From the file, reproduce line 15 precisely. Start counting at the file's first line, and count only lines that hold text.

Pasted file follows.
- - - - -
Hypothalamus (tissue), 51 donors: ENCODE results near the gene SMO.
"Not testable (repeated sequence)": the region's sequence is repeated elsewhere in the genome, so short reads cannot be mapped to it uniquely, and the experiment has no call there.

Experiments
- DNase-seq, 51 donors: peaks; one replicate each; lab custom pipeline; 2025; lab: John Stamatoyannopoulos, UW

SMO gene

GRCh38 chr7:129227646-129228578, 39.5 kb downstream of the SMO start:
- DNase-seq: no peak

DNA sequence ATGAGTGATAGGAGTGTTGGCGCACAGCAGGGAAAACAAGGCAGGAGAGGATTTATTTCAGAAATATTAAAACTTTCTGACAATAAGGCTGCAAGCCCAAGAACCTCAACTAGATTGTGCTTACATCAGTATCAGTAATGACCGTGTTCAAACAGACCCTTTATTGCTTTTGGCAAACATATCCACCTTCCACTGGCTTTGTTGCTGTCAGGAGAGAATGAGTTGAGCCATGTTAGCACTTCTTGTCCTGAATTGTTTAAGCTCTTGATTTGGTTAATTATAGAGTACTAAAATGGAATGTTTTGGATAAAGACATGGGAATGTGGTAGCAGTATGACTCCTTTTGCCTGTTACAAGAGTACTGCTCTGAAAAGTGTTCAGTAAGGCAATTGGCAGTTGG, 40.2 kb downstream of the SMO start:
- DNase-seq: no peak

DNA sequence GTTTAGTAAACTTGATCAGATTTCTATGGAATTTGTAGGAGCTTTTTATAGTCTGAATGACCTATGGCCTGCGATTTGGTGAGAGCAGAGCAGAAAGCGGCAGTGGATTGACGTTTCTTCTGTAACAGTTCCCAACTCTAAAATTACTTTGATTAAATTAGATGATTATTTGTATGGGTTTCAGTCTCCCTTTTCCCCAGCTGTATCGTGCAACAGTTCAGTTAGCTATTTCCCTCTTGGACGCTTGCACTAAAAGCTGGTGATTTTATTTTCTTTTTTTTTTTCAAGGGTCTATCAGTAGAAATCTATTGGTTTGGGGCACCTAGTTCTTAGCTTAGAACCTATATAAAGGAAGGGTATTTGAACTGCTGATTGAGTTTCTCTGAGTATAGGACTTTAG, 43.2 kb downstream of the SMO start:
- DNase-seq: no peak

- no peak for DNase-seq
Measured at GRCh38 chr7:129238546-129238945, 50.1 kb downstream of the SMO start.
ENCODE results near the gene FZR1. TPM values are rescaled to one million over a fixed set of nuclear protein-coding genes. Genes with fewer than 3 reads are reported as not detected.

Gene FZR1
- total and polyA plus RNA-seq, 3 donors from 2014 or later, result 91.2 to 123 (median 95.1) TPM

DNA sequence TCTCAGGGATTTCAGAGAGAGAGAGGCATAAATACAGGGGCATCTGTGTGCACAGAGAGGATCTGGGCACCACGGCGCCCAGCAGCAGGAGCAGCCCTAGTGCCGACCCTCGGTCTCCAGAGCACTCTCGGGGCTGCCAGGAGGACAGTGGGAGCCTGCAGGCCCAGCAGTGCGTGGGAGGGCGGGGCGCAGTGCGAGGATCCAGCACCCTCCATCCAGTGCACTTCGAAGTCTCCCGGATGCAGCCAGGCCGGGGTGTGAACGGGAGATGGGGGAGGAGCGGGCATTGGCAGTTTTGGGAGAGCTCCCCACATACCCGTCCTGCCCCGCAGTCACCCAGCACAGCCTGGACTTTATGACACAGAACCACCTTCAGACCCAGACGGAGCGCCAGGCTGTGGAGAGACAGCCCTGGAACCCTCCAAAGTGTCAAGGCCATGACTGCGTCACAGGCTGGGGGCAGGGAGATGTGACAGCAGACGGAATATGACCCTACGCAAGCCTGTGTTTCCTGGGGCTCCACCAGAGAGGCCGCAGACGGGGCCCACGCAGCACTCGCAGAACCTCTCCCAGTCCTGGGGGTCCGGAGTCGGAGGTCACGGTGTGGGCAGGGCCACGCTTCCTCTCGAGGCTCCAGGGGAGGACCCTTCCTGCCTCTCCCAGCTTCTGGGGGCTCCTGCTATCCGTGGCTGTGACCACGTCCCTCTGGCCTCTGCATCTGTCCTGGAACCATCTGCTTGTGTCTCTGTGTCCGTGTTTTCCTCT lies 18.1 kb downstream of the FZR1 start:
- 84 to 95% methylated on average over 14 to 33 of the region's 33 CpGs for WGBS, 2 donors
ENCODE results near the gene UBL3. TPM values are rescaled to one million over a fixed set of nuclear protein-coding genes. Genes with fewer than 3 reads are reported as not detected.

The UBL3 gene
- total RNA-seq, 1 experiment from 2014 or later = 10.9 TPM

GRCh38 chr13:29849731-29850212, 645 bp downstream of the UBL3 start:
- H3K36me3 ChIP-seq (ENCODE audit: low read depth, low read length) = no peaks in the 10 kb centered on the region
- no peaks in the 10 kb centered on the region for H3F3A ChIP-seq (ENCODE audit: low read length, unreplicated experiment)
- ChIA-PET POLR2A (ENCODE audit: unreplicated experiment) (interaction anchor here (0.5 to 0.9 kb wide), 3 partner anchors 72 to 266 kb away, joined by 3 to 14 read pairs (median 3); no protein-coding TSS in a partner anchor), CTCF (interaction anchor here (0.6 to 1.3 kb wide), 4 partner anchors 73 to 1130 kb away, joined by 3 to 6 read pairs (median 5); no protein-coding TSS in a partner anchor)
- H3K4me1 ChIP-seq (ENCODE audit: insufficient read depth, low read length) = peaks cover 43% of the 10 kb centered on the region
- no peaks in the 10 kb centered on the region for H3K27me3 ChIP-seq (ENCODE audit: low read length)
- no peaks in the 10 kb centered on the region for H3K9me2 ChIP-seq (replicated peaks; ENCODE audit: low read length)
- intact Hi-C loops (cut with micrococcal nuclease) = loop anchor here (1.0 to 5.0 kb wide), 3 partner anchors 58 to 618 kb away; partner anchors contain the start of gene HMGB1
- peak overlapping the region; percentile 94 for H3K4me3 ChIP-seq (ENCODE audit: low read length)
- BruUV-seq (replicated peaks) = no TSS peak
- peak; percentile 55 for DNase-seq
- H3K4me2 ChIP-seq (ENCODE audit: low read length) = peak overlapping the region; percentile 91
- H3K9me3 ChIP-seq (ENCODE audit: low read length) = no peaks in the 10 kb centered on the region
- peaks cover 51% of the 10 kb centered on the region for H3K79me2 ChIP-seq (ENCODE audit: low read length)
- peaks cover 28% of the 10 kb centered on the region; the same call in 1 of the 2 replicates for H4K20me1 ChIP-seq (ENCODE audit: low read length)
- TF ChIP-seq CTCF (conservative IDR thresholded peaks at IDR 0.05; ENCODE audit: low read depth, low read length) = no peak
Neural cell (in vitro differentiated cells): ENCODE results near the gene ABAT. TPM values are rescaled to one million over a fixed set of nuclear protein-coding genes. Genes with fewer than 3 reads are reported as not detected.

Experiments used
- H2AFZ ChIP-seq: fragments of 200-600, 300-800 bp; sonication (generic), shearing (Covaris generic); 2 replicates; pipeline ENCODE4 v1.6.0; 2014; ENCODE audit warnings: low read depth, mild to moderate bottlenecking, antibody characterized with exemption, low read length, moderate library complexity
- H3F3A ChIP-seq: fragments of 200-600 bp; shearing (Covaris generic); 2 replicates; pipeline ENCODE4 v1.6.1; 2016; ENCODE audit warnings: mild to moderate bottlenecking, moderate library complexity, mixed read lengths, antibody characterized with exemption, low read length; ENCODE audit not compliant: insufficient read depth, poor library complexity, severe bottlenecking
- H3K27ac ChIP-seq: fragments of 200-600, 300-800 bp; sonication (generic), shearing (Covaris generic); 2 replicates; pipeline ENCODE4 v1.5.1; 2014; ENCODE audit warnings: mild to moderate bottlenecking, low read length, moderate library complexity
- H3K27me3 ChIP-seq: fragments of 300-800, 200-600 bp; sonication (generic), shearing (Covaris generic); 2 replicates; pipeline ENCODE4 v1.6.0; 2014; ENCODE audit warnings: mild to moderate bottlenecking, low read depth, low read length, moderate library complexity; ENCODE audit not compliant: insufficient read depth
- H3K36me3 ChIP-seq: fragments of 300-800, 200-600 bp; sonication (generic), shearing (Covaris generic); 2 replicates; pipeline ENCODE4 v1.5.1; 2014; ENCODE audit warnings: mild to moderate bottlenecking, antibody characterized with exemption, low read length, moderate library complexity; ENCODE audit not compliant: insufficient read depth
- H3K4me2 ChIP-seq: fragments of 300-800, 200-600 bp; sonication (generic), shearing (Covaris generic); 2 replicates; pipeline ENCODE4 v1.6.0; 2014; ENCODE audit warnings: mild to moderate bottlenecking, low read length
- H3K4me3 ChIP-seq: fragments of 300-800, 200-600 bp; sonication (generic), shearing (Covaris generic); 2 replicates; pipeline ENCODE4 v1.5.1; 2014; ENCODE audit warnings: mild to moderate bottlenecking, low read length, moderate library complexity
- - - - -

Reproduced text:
Gene FZR1